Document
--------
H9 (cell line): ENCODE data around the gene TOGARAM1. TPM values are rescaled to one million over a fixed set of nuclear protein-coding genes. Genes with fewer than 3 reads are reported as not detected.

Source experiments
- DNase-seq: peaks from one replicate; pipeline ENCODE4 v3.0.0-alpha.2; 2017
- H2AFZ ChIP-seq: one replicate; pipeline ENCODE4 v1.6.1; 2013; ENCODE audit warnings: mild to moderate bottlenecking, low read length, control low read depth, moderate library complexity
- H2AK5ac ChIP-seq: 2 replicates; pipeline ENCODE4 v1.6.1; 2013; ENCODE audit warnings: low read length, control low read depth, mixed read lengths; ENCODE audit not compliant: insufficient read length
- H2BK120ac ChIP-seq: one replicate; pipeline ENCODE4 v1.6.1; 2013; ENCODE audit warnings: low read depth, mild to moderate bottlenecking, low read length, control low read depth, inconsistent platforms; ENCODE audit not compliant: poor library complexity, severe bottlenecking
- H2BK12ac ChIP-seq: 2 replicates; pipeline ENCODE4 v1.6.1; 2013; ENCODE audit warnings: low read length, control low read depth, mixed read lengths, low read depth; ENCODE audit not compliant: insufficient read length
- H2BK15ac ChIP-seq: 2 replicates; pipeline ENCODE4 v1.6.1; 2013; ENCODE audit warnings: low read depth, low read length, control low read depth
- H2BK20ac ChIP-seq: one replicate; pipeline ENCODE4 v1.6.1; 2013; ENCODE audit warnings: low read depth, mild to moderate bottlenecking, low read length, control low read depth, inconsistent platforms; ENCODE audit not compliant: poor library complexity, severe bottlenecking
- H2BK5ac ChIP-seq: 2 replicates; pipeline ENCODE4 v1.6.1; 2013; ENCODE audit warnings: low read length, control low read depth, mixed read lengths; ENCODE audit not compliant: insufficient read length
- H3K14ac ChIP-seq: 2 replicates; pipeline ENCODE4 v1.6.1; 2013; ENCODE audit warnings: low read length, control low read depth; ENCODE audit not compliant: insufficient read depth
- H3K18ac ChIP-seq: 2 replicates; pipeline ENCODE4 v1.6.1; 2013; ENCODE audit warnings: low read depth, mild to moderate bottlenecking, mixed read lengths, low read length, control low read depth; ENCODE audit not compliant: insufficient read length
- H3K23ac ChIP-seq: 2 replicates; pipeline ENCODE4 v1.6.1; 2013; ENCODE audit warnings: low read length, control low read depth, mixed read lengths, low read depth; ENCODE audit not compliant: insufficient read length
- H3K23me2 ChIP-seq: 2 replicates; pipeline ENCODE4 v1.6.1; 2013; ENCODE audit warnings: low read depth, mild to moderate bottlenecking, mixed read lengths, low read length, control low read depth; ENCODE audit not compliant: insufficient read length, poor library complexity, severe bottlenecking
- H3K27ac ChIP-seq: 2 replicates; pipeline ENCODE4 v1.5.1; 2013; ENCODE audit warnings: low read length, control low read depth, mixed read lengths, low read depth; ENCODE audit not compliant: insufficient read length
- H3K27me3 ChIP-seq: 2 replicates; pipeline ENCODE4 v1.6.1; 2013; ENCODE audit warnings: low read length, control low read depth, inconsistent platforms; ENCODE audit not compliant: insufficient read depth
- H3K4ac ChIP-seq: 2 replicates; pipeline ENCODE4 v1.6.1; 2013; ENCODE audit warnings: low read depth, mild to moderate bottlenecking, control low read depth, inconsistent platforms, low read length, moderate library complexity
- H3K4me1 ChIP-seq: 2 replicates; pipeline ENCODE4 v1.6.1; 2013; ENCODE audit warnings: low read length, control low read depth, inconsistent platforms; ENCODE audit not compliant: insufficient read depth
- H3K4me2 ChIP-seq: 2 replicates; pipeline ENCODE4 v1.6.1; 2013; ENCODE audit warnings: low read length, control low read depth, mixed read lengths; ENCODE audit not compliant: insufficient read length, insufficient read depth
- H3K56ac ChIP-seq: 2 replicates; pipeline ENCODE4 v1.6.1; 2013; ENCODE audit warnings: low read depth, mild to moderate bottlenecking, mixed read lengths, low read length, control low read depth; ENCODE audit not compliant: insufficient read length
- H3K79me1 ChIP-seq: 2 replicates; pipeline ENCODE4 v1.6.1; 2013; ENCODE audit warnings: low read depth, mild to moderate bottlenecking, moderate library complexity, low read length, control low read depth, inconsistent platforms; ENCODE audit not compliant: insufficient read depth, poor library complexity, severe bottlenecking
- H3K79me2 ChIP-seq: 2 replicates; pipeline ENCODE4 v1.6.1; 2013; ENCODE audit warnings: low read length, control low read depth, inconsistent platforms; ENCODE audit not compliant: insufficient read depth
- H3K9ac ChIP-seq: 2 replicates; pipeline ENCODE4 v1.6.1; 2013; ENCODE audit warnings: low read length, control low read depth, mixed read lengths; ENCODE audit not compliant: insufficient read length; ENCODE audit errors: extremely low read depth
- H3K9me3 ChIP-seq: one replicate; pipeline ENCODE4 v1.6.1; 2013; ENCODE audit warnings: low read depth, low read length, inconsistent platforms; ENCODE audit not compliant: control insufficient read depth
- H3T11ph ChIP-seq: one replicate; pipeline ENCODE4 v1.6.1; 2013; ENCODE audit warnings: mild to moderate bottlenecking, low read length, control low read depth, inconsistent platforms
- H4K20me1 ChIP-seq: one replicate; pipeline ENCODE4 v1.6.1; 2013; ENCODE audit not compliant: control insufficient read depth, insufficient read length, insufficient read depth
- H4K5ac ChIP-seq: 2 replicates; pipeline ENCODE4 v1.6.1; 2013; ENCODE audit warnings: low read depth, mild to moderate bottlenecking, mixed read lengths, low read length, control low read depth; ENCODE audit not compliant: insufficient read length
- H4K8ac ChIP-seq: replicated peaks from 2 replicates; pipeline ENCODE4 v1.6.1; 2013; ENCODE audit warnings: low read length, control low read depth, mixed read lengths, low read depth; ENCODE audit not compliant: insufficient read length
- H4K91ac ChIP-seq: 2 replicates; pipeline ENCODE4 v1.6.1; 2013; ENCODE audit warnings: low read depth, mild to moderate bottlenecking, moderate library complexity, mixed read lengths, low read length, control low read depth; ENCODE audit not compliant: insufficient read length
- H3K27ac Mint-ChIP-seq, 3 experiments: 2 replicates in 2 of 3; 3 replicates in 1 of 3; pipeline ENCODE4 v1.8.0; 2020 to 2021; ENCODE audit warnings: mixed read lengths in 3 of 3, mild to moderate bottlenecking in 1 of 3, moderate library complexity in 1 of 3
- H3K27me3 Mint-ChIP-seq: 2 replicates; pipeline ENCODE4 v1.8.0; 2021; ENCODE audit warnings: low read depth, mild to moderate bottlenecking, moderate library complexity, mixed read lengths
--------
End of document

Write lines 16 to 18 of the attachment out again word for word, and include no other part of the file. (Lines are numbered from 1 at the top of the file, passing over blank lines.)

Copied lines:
- H3K27me3 ChIP-seq: 2 replicates; pipeline ENCODE4 v1.6.1; 2013; ENCODE audit warnings: low read length, control low read depth, inconsistent platforms; ENCODE audit not compliant: insufficient read depth
- H3K4ac ChIP-seq: 2 replicates; pipeline ENCODE4 v1.6.1; 2013; ENCODE audit warnings: low read depth, mild to moderate bottlenecking, control low read depth, inconsistent platforms, low read length, moderate library complexity
- H3K4me1 ChIP-seq: 2 replicates; pipeline ENCODE4 v1.6.1; 2013; ENCODE audit warnings: low read length, control low read depth, inconsistent platforms; ENCODE audit not compliant: insufficient read depth